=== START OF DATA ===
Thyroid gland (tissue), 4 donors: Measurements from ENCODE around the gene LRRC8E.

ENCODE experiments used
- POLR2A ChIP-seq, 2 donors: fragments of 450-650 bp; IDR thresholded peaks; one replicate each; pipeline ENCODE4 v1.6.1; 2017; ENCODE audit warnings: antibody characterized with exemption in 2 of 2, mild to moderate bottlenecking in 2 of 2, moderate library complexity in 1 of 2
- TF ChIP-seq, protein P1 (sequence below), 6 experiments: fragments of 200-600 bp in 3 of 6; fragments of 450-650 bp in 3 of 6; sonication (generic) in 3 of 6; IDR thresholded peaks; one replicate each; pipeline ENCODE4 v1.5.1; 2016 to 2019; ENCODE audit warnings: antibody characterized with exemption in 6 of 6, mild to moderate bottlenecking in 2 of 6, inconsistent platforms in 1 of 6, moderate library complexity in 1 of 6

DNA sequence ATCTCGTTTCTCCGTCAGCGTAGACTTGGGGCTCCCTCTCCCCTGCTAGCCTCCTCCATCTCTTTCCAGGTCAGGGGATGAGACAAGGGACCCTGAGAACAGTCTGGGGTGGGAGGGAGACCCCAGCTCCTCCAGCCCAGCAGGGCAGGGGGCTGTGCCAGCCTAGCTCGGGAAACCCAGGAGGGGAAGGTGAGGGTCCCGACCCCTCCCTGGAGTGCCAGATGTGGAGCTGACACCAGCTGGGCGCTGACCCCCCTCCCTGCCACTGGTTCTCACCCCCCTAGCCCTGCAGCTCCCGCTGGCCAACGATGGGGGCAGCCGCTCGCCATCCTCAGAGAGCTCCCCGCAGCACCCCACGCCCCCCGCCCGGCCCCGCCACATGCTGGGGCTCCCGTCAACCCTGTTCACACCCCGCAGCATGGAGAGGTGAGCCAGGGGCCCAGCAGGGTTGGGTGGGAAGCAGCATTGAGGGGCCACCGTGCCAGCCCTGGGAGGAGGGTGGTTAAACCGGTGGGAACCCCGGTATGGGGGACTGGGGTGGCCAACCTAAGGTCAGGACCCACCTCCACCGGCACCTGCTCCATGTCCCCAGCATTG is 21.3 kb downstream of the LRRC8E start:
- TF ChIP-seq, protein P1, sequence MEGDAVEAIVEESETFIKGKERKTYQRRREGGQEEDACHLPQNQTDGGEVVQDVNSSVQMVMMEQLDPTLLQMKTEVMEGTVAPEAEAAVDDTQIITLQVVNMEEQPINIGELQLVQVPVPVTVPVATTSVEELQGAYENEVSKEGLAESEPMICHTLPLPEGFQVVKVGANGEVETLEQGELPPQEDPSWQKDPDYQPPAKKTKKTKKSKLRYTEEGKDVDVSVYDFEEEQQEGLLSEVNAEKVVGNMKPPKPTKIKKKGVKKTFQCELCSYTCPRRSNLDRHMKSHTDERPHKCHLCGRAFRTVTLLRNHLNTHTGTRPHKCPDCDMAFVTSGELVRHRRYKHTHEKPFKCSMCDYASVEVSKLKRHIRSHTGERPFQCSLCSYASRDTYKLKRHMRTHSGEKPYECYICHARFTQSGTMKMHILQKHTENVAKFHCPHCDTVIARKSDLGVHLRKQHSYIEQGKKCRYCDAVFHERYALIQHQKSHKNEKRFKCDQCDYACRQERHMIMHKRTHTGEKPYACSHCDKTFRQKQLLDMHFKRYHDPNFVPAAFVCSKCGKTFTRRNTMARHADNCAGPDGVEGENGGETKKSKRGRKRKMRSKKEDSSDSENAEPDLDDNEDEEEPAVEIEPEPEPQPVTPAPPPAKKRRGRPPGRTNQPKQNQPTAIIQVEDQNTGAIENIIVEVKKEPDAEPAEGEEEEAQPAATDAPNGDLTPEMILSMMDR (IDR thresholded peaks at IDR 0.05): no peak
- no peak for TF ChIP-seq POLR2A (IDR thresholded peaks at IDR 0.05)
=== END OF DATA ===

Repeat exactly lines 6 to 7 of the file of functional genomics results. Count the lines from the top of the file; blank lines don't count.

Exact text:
- TF ChIP-seq, protein P1, sequence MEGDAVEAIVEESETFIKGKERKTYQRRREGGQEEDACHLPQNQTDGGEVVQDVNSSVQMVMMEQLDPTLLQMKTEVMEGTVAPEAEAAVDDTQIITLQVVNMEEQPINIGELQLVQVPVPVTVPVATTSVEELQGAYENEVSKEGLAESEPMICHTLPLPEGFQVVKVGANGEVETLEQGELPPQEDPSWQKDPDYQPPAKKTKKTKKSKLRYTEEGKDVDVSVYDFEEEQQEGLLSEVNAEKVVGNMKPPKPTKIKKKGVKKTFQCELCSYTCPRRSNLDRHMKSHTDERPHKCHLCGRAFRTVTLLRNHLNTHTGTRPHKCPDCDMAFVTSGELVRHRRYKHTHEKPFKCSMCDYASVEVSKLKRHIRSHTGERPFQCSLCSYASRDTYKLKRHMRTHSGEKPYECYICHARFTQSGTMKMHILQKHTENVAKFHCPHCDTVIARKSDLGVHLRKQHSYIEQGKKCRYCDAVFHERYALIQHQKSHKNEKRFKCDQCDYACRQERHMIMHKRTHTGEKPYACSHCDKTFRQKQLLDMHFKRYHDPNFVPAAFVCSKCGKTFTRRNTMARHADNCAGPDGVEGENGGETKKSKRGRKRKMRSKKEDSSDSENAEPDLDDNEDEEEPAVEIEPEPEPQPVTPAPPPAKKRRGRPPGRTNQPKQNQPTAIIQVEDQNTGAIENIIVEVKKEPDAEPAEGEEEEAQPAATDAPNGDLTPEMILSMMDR (IDR thresholded peaks at IDR 0.05): no peak
- no peak for TF ChIP-seq POLR2A (IDR thresholded peaks at IDR 0.05)